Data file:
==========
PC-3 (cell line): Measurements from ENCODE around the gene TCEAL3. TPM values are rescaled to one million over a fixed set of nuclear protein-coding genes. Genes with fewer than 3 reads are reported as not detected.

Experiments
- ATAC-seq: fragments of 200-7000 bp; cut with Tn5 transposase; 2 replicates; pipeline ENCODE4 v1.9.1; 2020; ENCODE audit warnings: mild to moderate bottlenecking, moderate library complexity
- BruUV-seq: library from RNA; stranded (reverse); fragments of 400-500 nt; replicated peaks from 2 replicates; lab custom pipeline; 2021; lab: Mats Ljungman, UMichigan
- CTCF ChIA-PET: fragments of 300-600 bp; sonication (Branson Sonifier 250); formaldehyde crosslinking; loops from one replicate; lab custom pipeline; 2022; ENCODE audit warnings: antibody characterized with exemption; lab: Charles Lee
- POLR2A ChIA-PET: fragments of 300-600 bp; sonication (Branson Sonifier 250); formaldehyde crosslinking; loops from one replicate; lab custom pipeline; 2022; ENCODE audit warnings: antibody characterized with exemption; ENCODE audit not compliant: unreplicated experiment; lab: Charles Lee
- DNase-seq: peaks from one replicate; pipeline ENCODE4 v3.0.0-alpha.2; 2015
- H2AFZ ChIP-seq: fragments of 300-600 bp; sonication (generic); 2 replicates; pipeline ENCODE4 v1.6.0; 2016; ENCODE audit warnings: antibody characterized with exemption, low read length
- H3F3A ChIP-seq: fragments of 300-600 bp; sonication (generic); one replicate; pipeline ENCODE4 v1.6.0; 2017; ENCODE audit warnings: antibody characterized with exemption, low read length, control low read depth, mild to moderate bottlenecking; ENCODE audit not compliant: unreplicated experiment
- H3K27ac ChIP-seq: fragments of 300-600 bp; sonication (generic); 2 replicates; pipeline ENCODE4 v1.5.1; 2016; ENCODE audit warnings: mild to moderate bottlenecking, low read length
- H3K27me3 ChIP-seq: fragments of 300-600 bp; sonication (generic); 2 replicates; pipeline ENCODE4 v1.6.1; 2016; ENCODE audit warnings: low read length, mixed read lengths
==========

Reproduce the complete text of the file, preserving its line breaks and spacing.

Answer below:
PC-3 (cell line): Measurements from ENCODE around the gene TCEAL3. TPM values are rescaled to one million over a fixed set of nuclear protein-coding genes. Genes with fewer than 3 reads are reported as not detected.

Experiments
- ATAC-seq: fragments of 200-7000 bp; cut with Tn5 transposase; 2 replicates; pipeline ENCODE4 v1.9.1; 2020; ENCODE audit warnings: mild to moderate bottlenecking, moderate library complexity
- BruUV-seq: library from RNA; stranded (reverse); fragments of 400-500 nt; replicated peaks from 2 replicates; lab custom pipeline; 2021; lab: Mats Ljungman, UMichigan
- CTCF ChIA-PET: fragments of 300-600 bp; sonication (Branson Sonifier 250); formaldehyde crosslinking; loops from one replicate; lab custom pipeline; 2022; ENCODE audit warnings: antibody characterized with exemption; lab: Charles Lee
- POLR2A ChIA-PET: fragments of 300-600 bp; sonication (Branson Sonifier 250); formaldehyde crosslinking; loops from one replicate; lab custom pipeline; 2022; ENCODE audit warnings: antibody characterized with exemption; ENCODE audit not compliant: unreplicated experiment; lab: Charles Lee
- DNase-seq: peaks from one replicate; pipeline ENCODE4 v3.0.0-alpha.2; 2015
- H2AFZ ChIP-seq: fragments of 300-600 bp; sonication (generic); 2 replicates; pipeline ENCODE4 v1.6.0; 2016; ENCODE audit warnings: antibody characterized with exemption, low read length
- H3F3A ChIP-seq: fragments of 300-600 bp; sonication (generic); one replicate; pipeline ENCODE4 v1.6.0; 2017; ENCODE audit warnings: antibody characterized with exemption, low read length, control low read depth, mild to moderate bottlenecking; ENCODE audit not compliant: unreplicated experiment
- H3K27ac ChIP-seq: fragments of 300-600 bp; sonication (generic); 2 replicates; pipeline ENCODE4 v1.5.1; 2016; ENCODE audit warnings: mild to moderate bottlenecking, low read length
- H3K27me3 ChIP-seq: fragments of 300-600 bp; sonication (generic); 2 replicates; pipeline ENCODE4 v1.6.1; 2016; ENCODE audit warnings: low read length, mixed read lengths